Overall, this is an asymmetric face-off between a well-prepared and determined Russia versus a US-led West that is neither well prepared nor has cohesive views on Ukraine’s strategic relevance. In addition, both the Ukrainian military response and Western sanctions would make any full-scale Russian invasion costly for Mr. Putin whose strategic goal is to restore Ukraine as a ‘buffer state’ with limited geopolitical independence, akin to most other former Soviet states (except Baltics). In this regard, a military invasion is only one path to achieving this goal. The Minsk Framework and other existing formats also offer a pathway toward an agreement but may require intermediate military steps to force a deal.
In sum, this asymmetry is ultimately more likely to produce a limited military escalation leading to a diplomatic outcome rather than unconstrained military escalations that may prompt severe Western sanctions.
Implications for Financial Markets
First, the probability of large spill-over effects is low, which suggests that the widening of risk premia in commodity markets is not fully justified. Coupled with an improving supply/demand balance in crude oil, a gradual decline in energy prices in the spring time would coincide with the resolution of the Ukraine crisis. The same would apply to gold prices, particularly in an era of rising rates. Other metals with high Russian production share, such as palladium (up 12% since beginning of the crisis), could also see a retrenchment in prices.
Second, even a limited military confrontation or a diplomatic resolution would retain some of the discount applied to Ukrainian assets. The neutralization of the country’s westward orientation would probably lower long-term growth expectations and further hamper structural reforms. In contrast, the Russian ruble and other assets are likely to recover some of the recent drawdown once the crisis stabilizes.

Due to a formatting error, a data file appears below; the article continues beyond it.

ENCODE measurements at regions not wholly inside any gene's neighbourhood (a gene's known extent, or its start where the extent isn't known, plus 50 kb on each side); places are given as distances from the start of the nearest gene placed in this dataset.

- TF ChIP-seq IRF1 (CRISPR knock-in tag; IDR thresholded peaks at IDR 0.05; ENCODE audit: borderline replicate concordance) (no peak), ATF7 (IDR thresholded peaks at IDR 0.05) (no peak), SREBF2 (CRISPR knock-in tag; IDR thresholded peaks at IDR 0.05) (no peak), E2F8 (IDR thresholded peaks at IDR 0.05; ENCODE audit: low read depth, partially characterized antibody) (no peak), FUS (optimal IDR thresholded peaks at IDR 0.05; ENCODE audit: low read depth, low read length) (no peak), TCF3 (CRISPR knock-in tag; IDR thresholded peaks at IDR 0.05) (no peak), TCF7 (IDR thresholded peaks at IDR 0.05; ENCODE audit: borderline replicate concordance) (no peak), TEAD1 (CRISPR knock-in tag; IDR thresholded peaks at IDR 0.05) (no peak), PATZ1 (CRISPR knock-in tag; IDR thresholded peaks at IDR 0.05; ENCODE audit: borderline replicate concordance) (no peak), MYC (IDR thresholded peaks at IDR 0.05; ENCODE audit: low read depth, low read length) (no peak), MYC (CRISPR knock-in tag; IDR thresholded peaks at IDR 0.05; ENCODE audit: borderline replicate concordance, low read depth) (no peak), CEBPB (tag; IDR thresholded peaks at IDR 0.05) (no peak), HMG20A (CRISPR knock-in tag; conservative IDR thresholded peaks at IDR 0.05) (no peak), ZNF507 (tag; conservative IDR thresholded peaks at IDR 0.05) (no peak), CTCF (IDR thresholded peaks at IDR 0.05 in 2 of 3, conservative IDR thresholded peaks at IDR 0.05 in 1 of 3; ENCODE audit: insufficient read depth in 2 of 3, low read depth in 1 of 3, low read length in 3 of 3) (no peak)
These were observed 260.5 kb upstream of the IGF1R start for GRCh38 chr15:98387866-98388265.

Third, the absence of significant market moves beyond Russian and Ukrainian capital markets also reflects market confidence that tail risk outcomes (such as Western sanctions on Russian oil & gas trade) remain low probability events. Other trade links are unlikely to be meaningfully affected either. Even in a full-scale invasion scenario, it is more likely the West would focus on financial sanctions. The biggest potential spill-over would stem from the ban on secondary trading of Russian bonds, leading to the removal of Russian components from global emerging market (EM) indices. However, this would largely be a fleeting phenomenon that would trigger short-term volatility and could possibly lower bond yields in EM economies that would suddenly see a growth in share in indices.
In the event we are mistaken and conflict escalates and triggers broad sanctions, the main downside risk would be a late winter energy price spike at the cost of European economic growth, leading us to trim our overweight European equity position. Global sentiment may also take a hit with long duration bonds and safe-haven currencies benefiting from a flight to safety.